What are you waiting for, asks Geoff Petty? It’s a new year and the perfect time to adopt the advice of Professor Dylan Wiliam and experiment! Geoff Petty is the author of ‘Teaching Today’, ‘Evidenced Based Teaching’ and ‘How To Teach Even Better.
Here we go again! And this time of year is perfect for a little experimentation with new teaching methods. Your students don’t know what to expect from you, so why not exploit this freedom? You’ll be amazed by what you can get away with if you do it with confidence and style. But what to experiment with?
I’m a great fan of Professor Dylan Wiliam, and his latest book, Embedded Formative Assessment, is a stunner. It has some brilliant teaching methods for you to try. Formative assessment has a gigantic effect on student learning and achievement and benefits the weakest learners most. But, as a profession, we don’t do it well.
Prof Wiliam’s methods are usually easy to use, and require your students to work harder than you do, which I think should be our goal for this year. The first chapter is a gem, making the case that the best way to improve our education system is to improve teaching.
The evidence Prof Wiliam quotes is overwhelming, and anyone interested in improving education should read it. Professors Paul Black and Wiliam have dropped the term “Assessment for Learning”, though they invented it, because it has become corrupted by the Government’s education department purloining the term to describe summative practices that have nothing to do with formative assessment, or with Black and Wiliam’s careful reading of research.
If we and our student teachers got formative assessment right, then students would learn about twice as much as they do from conventional teaching. So try these powerful methods, talk about your experiences with colleagues and adapt them until they work.
You’ll need to use them five times to discover whether they will work for you, and about 25 times to get them working 80% effectively. Contrary to popular opinion, Prof Wiliam shows there is strong evidence that education has improved very markedly over the past 50 years. Students do much better on objective assessments such as IQ tests.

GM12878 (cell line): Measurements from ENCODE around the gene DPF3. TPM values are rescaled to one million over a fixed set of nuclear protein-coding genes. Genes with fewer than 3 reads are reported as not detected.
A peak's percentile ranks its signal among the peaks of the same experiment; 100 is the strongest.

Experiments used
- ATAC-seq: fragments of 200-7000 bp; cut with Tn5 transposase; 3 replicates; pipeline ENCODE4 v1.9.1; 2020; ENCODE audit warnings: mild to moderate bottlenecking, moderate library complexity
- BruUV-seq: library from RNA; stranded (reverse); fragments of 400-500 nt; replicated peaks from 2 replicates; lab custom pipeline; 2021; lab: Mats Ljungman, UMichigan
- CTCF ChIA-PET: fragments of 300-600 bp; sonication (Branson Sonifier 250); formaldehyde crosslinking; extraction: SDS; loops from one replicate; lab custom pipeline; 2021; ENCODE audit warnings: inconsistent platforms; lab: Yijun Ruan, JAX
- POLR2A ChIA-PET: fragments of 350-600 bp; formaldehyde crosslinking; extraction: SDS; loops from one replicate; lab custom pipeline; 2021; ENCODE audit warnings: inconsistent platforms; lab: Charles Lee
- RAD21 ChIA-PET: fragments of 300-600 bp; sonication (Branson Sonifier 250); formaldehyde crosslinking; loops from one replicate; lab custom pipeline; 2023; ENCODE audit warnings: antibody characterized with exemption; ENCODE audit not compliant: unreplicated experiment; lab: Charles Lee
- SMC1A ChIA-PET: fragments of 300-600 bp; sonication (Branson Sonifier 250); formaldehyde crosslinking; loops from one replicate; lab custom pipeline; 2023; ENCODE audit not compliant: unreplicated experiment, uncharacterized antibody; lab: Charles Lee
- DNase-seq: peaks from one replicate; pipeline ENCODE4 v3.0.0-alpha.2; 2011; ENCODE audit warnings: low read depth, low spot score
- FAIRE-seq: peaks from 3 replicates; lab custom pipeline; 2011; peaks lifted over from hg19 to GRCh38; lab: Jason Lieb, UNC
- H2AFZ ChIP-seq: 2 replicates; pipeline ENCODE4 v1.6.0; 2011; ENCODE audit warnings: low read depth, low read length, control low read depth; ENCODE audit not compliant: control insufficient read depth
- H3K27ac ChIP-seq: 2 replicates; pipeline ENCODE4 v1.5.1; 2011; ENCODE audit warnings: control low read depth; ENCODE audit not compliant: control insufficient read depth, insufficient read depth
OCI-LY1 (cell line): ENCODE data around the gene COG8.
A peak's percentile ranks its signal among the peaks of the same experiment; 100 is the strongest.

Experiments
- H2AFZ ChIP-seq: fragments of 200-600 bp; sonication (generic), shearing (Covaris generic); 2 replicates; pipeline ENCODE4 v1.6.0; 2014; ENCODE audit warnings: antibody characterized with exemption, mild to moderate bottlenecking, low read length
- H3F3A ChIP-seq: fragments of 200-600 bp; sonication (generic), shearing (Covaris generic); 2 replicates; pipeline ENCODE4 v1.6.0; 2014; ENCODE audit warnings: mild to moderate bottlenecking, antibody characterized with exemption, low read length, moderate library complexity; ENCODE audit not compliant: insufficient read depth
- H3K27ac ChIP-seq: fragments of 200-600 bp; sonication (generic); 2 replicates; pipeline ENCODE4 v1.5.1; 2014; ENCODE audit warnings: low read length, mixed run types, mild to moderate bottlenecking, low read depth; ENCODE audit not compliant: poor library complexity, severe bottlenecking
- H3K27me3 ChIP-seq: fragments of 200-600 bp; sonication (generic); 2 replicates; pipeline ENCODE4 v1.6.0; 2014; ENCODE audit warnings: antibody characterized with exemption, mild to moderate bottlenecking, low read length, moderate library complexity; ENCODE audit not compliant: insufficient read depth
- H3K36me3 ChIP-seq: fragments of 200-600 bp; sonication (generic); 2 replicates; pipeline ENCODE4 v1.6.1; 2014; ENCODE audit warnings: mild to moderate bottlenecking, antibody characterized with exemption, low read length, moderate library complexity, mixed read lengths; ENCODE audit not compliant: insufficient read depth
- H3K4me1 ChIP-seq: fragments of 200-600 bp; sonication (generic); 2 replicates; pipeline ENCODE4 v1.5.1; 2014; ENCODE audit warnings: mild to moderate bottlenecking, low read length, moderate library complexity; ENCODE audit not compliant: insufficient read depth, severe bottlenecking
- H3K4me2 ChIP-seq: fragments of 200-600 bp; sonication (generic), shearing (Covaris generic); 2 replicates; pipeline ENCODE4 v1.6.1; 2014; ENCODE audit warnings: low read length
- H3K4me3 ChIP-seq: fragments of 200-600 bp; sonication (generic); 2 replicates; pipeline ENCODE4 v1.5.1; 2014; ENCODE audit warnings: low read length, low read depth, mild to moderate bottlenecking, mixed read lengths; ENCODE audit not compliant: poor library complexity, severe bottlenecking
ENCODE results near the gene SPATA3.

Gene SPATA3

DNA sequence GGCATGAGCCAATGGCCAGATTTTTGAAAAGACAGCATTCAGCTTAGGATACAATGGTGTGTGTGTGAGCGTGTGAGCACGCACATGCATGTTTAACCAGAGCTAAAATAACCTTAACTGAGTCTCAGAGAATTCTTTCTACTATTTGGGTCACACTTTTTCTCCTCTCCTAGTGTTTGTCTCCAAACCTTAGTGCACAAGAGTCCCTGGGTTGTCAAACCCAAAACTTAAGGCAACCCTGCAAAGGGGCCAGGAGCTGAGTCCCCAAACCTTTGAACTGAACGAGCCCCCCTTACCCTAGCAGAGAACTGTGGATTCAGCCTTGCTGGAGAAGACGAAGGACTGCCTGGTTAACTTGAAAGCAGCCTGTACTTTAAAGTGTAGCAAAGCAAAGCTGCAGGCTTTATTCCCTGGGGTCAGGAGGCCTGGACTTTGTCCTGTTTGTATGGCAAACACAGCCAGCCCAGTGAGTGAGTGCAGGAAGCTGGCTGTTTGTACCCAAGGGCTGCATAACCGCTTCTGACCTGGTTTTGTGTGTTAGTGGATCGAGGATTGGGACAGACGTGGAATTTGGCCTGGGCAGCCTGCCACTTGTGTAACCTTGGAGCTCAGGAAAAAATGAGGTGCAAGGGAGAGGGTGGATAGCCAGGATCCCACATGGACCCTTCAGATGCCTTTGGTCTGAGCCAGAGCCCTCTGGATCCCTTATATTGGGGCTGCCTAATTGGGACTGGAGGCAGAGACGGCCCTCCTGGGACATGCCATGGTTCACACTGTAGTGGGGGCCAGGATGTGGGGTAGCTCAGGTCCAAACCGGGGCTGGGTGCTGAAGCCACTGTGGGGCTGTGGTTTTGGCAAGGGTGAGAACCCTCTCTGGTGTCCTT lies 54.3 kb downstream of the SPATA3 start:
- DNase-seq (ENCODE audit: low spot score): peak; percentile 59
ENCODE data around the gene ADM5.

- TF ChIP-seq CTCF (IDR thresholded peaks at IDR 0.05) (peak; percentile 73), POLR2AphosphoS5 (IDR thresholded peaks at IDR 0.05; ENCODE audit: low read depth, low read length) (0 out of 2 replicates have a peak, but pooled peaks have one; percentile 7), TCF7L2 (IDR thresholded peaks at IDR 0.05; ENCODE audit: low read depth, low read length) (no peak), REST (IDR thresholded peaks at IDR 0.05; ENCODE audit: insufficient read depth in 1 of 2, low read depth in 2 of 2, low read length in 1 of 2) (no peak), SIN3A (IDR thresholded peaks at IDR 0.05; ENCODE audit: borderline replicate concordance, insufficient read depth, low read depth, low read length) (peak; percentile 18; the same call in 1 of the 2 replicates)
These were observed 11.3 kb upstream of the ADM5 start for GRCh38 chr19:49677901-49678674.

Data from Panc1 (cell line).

Fifty years ago only the top 15% did as well as an average student does now on the same test. So standards have not slipped. Instead, expectations of parents, employers and
governments have risen faster than education has improved. I feel a letter to the Daily Mail coming on. In the meantime, happy experimenting!
Imagine you have 14 lessons to teach a topic or unit:
After a topic has been completed, students write assessment questions, along with some means of assessing their answers, such as assessment criteria and mark scheme. The students don’t mark each other’s questions, but the teacher can grade each student’s questions and assessment guidance.
While students are working in class they are asked to consult three peers before asking the teacher for help: (‘see three before me’ = C3B4M)
Each student is given three cardboard cups: red, amber, and green. As the lesson progresses, each student shows the level of their understanding by displaying the appropriate coloured cup on top on the desk in front of them:
The teacher can say to a student displaying an amber cup “what don’t you understand?”, and then ask a student displaying a green cup to answer the student’s question. When the teacher judges it necessary, because there are some amber or red cups being displayed, she says: “Okay, red cups over here with me, those with an amber cup find a student with a green cup and ask them for help.”
Chloë Hynes reflects on the year she undertook Advanced Teacher Status (ATS) and the emotions that came with it, from initial feelings of being overwhelmed to a pride in challenge herself and pushing boundaries.
In this blog, Charlotte Bonner, National Head of Education for Sustainable Development (ESD) at the Education and Training Foundation (ETF), discusses her insights from two sessions at the World Skills UK CPD event, ‘Developing excellence in teaching and training’.
Jenny Jarvis, Deputy CEO, Education and Training Foundation (ETF), writes about the importance of an inclusive culture which enables a diverse range of voices to share their experiences and knowledge within the Further Education sector.